I spent a good many days
this summer
away from home,
learning how to care for home,
how to be at Home.
Home on the planet,
home with each other,
Home within.

It was a pretty good time
to be away from home
because it was so hot and dry
the normal summer work
was brought to a standstill.
It is good to be back home
on the farm
for several reasons.
For one, it’s cooler now
and with an inch and a half of rain
ten days ago,
the grasses are greening
a little.
Many of the grasshoppers have died
or vacated.
I relish the profound quiet
and the familiarity
of sweet country noises:
flitting of Monarchs
and cats meandering;
the sizzling sound of Cicadeas;
the outrageous calls
of rooster and guineas.
I’m glad to be home now too
with a deeper sense
of what it takes to live sustainably.
I come home
knowing a few new things:

We live in community
even if there is no one around.

The Home within
is the most important of all.

There are many, many things we can learn
and do
to help the planet, each other.
The problem can be
the solution.

Too, I’m glad to be home
to work on figuring out
persistent wonderings:

Should people live on the prairie—
and how in the world did my ancestors do it
on the harshest days?

Will these new learnings work
I listen to the wind in the Hackberry,
watch the towels fly, drying,
in the breeze.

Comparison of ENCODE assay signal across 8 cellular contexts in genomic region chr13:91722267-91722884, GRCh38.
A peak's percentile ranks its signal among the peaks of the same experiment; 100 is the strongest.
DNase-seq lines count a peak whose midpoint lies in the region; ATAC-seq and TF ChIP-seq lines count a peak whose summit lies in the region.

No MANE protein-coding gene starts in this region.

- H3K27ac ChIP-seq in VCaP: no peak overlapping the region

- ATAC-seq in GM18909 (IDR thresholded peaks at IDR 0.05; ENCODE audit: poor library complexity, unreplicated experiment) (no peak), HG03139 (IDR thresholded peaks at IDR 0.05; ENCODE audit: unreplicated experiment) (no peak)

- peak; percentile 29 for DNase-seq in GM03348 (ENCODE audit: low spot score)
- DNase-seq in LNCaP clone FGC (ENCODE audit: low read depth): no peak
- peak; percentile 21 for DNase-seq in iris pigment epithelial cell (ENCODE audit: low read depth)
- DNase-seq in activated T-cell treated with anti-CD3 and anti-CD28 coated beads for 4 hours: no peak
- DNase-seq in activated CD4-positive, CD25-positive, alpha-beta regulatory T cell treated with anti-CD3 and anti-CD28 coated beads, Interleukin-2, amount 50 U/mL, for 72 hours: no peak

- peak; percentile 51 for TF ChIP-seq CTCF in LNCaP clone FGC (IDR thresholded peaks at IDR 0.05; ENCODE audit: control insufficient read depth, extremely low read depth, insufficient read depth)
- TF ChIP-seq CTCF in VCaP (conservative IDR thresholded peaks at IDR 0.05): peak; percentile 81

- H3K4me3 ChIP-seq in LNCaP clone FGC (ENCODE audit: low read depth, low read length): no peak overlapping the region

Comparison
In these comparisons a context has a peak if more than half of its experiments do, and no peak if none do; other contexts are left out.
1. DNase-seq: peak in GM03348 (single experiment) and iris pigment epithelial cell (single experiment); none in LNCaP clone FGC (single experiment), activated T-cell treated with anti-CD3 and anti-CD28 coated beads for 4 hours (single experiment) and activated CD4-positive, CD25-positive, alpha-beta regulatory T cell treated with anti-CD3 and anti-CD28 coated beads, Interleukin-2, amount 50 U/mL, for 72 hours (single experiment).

I hear the cattle out in the pasture.
I see a dead pear tree
that needs to be cut down.
I see roses and lavender that died
and I wonder if they’ll come back in the spring.
I see plants that did survive
the horrendous summer
and make a note to get more.
I water the tiny seedlings
that will be a winter garden,
now that, as Oklahoma gardeners,
we are realizing summer gardens
may be a thing of the past.
The list of things to do,
new things to try
is growing
and growing within me
the desire to proceed,
with eagerness,
amid trepidation.
We prairie folks
have been at this just a little while
and there is so much we haven’t figured out,
so much we have yet to try.
With renewed and deepened understanding,
I will continue to practice
living in this moment,
being conscious of the oneness,
the unity
in which we live and breathe
and have our being.
And I will continue to learn
how nature works
and how we can thrive together.
It’s worth
a life’s work.